Over the past few months, virtually every major mall REIT in the U.S. has reduced or suspended its dividend payments. While the long-term impact of the COVID-19 pandemic on malls remains uncertain, the short-term impact has been devastating, giving mall owners no choice but to reduce their shareholder payouts.

Simon Property Group (NYSE:SPG) was one of the last holdouts. However, on Monday, the largest U.S. mall REIT bowed to the inevitable, announcing a 38% temporary reduction to its dividend.

Mall owners are on the ropes

With the pandemic spiraling out of control, Simon closed all of its properties in the U.S. on March 18. While it initially hoped to begin reopening them before the end of March, all of its malls remained closed through the end of April. Since the beginning of May, Simon has been able to gradually bring most of its properties back on line. Today, 199 of its 204 U.S. retail properties are open.

Yet while most Simon malls have reopened, that doesn't mean things are "back to normal" whatsoever. Many mall tenants withheld rent this spring, as they tried to conserve cash in the face of plunging sales. Simon Property Group hasn't provided any details about how much rent it has collected, but many other mall REITs reported collection rates below 50% in April and May.

Some tenants have reached agreements to make up rent payments they skipped once they stabilize their finances over the next year or so. Others may file for bankruptcy, in which case uncollected rent will probably be written off. Tenant bankruptcy filings will also have a longer-term impact, as Simon may need to reduce rents temporarily to keep various spaces filled -- and some tenants will close anyway, leading to an increase in its vacancy rate.

An interior corridor at Roosevelt Field Mall

Image source: Simon Property Group.

Perhaps the most troubling development is that several big, well-capitalized retailers have been withholding rent for periods when their stores were closed. They include Gap Stores and L Brands: Simon Property Group's top two tenants. These retailers generally argue that the pandemic represents a "force majeure" event outside their control that cancels their lease obligations. In early June, Simon sued Gap for $65.9 million in unpaid rent, but it's unclear which side's legal arguments will prevail.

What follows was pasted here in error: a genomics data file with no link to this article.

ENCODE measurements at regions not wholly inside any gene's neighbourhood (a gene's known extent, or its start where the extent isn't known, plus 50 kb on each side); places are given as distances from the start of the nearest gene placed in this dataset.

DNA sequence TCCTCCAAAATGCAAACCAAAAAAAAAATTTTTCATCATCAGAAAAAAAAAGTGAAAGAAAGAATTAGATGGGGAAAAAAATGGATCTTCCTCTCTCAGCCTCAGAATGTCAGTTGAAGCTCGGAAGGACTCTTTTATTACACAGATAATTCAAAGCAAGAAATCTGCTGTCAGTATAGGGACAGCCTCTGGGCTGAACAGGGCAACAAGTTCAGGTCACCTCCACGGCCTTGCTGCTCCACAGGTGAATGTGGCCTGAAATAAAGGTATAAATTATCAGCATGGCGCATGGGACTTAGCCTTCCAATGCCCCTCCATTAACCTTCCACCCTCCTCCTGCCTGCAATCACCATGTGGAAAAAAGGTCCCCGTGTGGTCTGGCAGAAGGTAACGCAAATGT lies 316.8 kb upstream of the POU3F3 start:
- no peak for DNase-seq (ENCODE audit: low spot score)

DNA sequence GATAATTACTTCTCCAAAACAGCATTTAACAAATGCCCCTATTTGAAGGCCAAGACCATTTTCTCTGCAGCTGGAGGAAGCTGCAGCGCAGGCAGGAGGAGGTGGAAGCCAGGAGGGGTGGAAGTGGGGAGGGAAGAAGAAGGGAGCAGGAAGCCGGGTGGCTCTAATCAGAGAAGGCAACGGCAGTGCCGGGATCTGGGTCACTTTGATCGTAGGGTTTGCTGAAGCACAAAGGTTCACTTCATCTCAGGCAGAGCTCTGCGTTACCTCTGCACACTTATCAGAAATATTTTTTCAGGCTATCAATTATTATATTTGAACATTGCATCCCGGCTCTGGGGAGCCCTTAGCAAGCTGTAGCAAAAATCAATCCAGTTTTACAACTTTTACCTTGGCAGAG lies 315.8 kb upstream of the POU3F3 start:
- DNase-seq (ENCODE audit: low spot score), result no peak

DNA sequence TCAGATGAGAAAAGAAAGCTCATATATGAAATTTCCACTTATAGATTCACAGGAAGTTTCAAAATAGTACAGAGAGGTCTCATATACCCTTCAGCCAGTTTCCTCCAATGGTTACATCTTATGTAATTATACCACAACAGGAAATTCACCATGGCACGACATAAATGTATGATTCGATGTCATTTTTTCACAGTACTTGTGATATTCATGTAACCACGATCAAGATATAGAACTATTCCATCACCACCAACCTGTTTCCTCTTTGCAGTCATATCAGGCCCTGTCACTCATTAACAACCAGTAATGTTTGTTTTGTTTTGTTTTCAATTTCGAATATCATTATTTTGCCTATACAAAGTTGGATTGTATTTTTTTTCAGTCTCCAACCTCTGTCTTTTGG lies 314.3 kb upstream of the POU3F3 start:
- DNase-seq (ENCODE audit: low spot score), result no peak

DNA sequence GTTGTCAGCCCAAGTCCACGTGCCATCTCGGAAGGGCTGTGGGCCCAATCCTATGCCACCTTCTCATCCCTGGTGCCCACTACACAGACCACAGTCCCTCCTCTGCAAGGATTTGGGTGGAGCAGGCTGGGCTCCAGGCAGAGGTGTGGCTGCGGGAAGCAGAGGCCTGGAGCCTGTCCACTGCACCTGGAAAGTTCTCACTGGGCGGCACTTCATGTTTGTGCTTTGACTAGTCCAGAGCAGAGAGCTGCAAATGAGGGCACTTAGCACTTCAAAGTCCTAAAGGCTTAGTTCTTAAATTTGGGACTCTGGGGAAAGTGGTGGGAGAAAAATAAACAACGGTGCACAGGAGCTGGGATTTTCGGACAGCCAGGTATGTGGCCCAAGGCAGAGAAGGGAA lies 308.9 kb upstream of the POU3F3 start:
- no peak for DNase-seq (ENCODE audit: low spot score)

There goes the dividend

In short, some of the revenue that Simon failed to collect over the past few months may never be collectable. There will also be a significant medium-term loss of revenue from tenant bankruptcies, which could take a long time to fully offset. As a result, the REIT is no longer generating enough income to cover its dividend ($2.10 per share, as of the first quarter).

During the company's first-quarter earnings call in May, CEO David Simon noted that over 175 public companies had suspended their dividends or reduced them by at least 50%. He said that Simon Property Group would not follow suit.

Simon was able to follow through on that promise, but the dividend cut was still painful. The REIT announced that it will pay a cash dividend of $1.30 per share next month: down 38% from its previous payout. The company also said that it expects to pay total dividends of at least $6 per share for 2020 as a whole, which implies that the next two dividends would also be at least $1.30 per share.

A wise move

In the dividend announcement, Simon Property Group said that it had $8.5 billion of liquidity, including $3.5 billion of cash on hand. In theory, Simon could have used that liquidity cushion to maintain its previous dividend. The difference between $6 and $8.40 in dividends per share for the full year works out to less than $1 billion.

However, reducing the dividend to a level more in line with Simon Property Group's 2020 cash flow is the right choice. For one thing, Simon faces litigation related to its recently canceled deal to buy a controlling stake in Taubman Centers. If a court forces the company to go through with the acquisition at the original price, the cash cost would be $3.6 billion. Additionally, Simon could face a substantial capex bill to redevelop properties impacted by significant store closures.

The next few years are unlikely to be easy for mall owners. Fortunately, Simon's strong balance sheet -- along with the cash savings from its dividend cut -- will help it weather the storm. And with the stock down more than 50% from its 52-week high, there's plenty of upside for long-term investors if Simon Property Group can turn its business around in the years ahead.